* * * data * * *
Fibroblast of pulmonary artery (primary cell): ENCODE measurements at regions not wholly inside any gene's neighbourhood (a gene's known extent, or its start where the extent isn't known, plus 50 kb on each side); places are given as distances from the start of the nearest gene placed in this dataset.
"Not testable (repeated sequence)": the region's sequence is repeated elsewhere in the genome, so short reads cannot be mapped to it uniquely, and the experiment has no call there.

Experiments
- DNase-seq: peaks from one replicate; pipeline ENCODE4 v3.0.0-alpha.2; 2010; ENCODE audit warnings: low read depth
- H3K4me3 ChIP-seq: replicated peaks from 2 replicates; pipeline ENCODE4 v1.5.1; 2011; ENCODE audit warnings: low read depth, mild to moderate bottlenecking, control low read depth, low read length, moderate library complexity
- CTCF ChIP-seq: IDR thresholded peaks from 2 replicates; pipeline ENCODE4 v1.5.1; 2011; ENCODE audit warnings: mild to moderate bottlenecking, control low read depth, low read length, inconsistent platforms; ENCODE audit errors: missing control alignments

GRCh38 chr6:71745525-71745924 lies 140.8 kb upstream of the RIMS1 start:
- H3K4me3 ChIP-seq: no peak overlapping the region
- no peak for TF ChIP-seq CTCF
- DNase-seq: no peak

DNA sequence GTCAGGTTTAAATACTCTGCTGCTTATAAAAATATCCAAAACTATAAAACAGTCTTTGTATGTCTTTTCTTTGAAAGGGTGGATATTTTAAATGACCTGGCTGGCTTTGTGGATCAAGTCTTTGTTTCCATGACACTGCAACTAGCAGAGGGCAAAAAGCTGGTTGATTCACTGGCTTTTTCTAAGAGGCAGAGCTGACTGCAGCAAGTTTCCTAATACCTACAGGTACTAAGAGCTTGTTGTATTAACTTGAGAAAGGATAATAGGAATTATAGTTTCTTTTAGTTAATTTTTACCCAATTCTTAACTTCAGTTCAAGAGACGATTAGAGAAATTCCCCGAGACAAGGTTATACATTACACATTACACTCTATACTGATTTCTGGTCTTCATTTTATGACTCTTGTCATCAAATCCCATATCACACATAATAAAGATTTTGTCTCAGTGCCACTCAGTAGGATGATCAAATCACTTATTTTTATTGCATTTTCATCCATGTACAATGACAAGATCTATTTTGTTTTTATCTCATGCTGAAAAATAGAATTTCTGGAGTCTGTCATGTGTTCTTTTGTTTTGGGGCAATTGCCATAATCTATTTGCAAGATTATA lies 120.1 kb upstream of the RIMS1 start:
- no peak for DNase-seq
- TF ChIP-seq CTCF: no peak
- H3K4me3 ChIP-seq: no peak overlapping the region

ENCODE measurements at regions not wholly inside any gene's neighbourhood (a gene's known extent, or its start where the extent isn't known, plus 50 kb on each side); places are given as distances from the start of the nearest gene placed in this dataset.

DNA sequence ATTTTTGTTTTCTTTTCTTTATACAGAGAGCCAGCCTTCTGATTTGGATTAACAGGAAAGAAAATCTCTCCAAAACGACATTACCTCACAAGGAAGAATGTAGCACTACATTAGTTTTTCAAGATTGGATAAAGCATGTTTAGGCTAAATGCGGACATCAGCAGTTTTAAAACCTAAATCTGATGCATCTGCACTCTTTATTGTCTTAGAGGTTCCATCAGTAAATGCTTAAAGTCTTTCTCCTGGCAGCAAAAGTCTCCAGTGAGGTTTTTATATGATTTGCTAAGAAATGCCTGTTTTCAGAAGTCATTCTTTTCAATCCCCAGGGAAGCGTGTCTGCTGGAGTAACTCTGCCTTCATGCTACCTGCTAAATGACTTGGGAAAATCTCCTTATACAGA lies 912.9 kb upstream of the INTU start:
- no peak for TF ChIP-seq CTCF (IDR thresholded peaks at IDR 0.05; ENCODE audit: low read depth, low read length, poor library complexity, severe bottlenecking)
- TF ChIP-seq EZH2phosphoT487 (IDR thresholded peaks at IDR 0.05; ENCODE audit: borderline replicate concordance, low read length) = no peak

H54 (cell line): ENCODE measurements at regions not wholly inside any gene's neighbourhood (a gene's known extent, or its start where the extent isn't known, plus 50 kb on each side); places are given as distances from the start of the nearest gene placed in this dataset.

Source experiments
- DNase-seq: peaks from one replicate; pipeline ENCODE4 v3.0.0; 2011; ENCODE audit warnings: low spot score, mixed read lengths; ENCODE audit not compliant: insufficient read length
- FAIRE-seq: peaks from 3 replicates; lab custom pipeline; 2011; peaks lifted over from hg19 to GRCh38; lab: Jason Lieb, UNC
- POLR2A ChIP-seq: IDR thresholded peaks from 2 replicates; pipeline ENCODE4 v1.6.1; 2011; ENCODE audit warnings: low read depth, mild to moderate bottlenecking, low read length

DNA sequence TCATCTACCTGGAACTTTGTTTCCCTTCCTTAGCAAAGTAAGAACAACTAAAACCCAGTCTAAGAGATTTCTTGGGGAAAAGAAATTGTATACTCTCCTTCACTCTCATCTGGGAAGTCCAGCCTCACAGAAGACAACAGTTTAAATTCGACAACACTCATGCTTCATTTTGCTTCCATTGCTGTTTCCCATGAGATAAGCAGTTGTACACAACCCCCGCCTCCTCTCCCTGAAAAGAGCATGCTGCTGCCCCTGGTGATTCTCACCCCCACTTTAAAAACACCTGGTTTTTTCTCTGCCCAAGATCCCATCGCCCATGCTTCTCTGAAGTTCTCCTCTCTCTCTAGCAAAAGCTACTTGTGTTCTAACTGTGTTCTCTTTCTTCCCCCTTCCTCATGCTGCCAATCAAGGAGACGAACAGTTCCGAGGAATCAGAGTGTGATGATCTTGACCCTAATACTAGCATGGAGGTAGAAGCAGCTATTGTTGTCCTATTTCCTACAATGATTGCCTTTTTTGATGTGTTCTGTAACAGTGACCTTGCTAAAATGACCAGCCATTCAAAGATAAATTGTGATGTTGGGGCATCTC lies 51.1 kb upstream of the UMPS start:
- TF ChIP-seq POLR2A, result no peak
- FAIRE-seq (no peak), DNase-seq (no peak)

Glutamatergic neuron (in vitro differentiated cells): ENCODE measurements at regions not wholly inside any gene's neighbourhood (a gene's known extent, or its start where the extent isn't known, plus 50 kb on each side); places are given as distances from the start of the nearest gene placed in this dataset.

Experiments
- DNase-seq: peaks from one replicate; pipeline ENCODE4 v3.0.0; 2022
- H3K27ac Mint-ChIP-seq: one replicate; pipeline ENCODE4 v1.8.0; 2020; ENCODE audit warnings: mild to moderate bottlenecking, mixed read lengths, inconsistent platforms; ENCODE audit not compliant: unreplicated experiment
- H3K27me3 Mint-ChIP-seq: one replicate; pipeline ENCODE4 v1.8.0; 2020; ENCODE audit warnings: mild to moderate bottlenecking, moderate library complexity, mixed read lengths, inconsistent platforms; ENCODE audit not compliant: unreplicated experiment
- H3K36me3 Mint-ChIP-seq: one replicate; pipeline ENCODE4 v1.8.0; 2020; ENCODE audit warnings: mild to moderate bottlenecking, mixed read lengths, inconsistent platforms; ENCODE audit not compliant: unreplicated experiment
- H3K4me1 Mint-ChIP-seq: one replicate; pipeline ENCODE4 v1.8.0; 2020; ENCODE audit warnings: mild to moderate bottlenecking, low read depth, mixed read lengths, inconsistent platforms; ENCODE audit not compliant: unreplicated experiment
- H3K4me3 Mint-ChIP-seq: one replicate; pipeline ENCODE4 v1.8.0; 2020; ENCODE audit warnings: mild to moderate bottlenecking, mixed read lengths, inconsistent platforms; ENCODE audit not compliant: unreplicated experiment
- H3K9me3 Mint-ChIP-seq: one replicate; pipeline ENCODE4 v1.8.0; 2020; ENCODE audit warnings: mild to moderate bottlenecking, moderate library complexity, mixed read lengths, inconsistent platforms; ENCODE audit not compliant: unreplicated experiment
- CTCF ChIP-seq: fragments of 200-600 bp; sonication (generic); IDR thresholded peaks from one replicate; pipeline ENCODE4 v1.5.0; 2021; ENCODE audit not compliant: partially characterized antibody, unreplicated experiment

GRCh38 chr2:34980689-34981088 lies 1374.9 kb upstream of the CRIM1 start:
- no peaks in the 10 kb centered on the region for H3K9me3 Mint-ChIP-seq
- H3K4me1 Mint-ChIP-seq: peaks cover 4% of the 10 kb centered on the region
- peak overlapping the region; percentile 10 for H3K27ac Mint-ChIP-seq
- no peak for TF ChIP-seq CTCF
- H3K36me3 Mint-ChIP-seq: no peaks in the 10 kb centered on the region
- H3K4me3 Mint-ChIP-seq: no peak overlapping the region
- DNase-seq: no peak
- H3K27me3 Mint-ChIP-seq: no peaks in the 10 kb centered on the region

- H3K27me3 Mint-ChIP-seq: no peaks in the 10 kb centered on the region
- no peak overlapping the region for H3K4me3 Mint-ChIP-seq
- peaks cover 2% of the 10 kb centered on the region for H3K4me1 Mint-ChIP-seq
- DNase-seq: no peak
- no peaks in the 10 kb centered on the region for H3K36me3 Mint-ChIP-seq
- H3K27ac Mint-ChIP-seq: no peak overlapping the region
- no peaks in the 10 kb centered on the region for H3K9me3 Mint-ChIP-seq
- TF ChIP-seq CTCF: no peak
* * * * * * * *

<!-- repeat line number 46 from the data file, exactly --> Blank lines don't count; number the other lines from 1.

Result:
- H3K27me3 Mint-ChIP-seq: no peaks in the 10 kb centered on the region